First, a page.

In 2019, it caught the eye of US company Medici Media, which made an approach and after many months of negotiations a deal has now been finalised.

The acquisition of Just Regional will be the first foray into news publications for Medici Media, which procures and distributes news content worldwide, in addition to providing film project development support for animated, specialty and feature films, with offices in Plymouth, Chicago, Las Vegas and London. Medici Media intends on moving a portion of its operations to Aylsham which is close to Norwich.

CEO of Medici Media, Timothy Mucciante said he was impressed with the company and its products, saying he had never seen anything of a similar quality in the US.

“We had been wanting to start in the newspaper business and I realised there was nothing like Just Regional in America. The magazines look really good and there’s an obvious passion for local news.”

The Covid-19 pandemic delayed negotiations, but enabled Mr Mucciante to see how the company adapted to the conditions, moving its news coverage online and – unlike many larger, less agile media companies – retaining advertisers, readers and staff as a result.

“I’m delighted with the acquisition of Just Regional and looking forward to carrying on the great work that everyone has been doing,” he said.

Just Regional founder Lee Todd said: “This is going to be a great opportunity for local news and I am very pleased to be connected with Medici Media. We have moved with the times and are looking to continue with our excellent service to local communities.”

Mr Todd will be staying at the helm of the Aylsham-based operation, which employs nine office staff and over 100 distribution staff. Tracey Bagshaw will also be continuing in her role as group editor.

Mr Todd said: “Readers and advertisers will still be dealing with the same people with the same community values we have always had. That will never change.”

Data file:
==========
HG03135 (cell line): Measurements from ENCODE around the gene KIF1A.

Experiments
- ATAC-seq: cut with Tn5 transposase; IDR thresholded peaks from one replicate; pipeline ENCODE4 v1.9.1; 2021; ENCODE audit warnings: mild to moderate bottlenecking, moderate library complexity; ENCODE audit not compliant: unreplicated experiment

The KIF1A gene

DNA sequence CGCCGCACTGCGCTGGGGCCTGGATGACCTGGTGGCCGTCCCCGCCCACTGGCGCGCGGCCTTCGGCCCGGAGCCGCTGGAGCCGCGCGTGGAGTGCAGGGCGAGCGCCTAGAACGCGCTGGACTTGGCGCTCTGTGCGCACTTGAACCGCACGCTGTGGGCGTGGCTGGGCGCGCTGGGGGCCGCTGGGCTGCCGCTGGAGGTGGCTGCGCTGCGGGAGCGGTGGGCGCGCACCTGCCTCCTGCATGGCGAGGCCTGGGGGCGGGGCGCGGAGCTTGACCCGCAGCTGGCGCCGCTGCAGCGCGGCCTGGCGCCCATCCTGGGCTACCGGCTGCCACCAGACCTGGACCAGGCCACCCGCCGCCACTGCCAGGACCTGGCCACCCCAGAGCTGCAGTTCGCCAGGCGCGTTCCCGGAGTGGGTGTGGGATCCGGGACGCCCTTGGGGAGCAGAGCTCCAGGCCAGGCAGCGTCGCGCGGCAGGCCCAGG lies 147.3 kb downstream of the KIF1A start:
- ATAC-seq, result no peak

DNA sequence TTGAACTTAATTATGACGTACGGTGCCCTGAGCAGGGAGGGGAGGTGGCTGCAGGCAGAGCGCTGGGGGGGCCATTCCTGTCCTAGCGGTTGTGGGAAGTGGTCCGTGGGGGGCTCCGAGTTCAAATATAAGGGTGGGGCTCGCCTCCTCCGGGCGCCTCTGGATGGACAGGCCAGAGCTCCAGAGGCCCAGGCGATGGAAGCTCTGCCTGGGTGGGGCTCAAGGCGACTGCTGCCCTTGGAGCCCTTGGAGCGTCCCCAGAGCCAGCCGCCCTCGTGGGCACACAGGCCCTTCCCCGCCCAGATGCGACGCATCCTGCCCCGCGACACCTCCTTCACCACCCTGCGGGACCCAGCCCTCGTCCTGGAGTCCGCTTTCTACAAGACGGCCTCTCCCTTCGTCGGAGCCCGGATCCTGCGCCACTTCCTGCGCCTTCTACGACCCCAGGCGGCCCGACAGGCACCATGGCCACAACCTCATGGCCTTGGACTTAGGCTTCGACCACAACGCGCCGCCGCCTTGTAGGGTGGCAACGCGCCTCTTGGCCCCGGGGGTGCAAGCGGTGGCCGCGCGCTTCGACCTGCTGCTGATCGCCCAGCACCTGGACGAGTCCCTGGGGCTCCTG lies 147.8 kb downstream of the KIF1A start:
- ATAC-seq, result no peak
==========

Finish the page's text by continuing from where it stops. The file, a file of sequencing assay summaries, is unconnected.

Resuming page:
The Just Regional offices in Aylsham.

Ready for your close-up?

Fancy your five minutes on the silver screen?
Well you could have your chance as a new film being shot in Sheringham is looking for extras.

Norfolk-born film director Ella Glendining will be filming her BFI-funded short film in the town next Wednesday and Thursday (September 8 and 9) and is on the look out for extras for a couple of scenes.

Would-be actors of all ages are sought to for funeral scene and those in their 20s and 30s are needed to appear at a beach party.

Ella was named among Screen International’s Screen Stars of Tomorrow in 2020 and her new project tells the story of a disabled woman returning to her sleepy seaside hometown for a friend’s funeral.

Ella said: “I grew up in Elsing, near Dereham, but spent a lot of time in Sheringham in my late teens and early 20s as one of my best friends lives there. I am interested in telling regional stories about growing up in small towns and villages as ‘other’. I am disabled and all my work is somewhat linked to the disabled experience.

Ella Glendining is shooting a film in Sheringham.

“I adore Norfolk and Sheringham and, although I live in Brighton now, I am always looking for excuses to return.
“I am very inspired by the beauty of the Norfolk coast. The film is about a new mother feeling torn between her old life and her new, trying to discover her identity as a parent, and it’s also about love.”
Extras will not be paid but Ella hopes they will enjoy the experience of being on a film set.
If you’d like to be involved you can email

Police officer admits making indecent images of children

A 26-year-old police officer from Stalham has pleaded guilty to seven offences relating to indecent images of children.

George Ince appeared at Norwich Magistrates’ Court on Tuesday, August 3, where he admitted three counts of making an indecent photograph of a child, three counts of distributing an indecent photograph of a child and possession of an extreme pornographic image relating to incidents in May 2019, April 2020 and July 2020.

He pleaded not guilty to a further count of attempting to cause/incite the sexual exploitation of a child.

Ince was bailed to appear before Norwich Crown Court on Tuesday, August 31.

Ince is a police constable based in Great Yarmouth and has been suspended since July 2020. Misconduct proceedings will now begin following yesterday’s hearing.